Saba and WalkSacramento have teamed up to urge the City of Sacramento to consider fully or partially closing streets for residents to be able to safely exercise and access essential grocery stores, restaurants, and parks. We know that opening streets for exercise and active transportation is an attainable tactic to improve quality of life and promote public health during this unprecedented public health crisis. Let’s join the 30+ cities worldwide in making these changes for Sacramento.
Here’s what you can do to help:
Go to this website and SIGN the petition, LEARN more about this effort and let your VOICE be heard in City Hall by sending a letter to your City Council member. Listen here for our take in an interview with Randol White on Capital Public Radio.
What do Ghanian refugees, Connie Carpenter,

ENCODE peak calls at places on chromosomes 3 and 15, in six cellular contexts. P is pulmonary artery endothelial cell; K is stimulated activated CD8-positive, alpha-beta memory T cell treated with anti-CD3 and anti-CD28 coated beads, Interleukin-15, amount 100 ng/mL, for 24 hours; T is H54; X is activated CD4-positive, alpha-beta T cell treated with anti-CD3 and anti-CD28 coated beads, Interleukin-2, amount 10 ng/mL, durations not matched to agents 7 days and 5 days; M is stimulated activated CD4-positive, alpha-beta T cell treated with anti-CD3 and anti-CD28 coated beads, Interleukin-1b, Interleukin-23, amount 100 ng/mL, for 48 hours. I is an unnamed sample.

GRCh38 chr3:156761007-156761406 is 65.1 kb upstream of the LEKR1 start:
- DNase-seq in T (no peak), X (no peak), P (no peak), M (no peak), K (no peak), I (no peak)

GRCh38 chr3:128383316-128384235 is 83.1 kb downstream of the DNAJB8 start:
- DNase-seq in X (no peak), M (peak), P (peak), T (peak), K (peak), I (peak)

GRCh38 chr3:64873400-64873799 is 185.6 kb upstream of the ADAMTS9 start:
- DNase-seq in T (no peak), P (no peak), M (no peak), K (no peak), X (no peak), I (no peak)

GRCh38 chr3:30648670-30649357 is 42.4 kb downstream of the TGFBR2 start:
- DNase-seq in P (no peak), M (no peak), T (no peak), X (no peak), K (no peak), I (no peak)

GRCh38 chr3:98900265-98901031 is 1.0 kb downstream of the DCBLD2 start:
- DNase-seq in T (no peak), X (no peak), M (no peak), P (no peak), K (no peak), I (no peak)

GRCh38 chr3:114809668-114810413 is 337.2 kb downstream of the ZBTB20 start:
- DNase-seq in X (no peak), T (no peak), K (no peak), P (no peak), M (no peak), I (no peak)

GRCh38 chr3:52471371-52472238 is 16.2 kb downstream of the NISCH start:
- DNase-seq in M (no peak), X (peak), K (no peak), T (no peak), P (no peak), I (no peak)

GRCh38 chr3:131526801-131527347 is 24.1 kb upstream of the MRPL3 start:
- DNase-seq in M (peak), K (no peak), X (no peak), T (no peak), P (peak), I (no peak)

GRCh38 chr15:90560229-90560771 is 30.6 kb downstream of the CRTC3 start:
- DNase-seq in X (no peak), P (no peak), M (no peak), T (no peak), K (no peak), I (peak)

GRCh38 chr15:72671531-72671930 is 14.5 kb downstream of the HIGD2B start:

Women Bike Messengers, and a BLM Protest all have in common?
Bicycles, of course!
SABA (along with BikeDavis) is pleased to be hosting the Bicycle Film Festival, virtually from February 5-14th.
The 90 minute selection of short films allows you to cycle around the world from your own home! Learn about a charismatic Ghanian immigrant in Amsterdam who teaches refugee adult women to ride bikes. Experience a birds-eye view of a BLM bicycle protest ride from New York to DC. Feel the anguish of a father’s loss, or the struggle of a young woman with her beloved bike in Iran. Sense the confidence of riders who experience a reprieve from genocide through cycle sport. Learn about the awe inspiring “Major Taylor,” the first black professional bicycle racer in the US.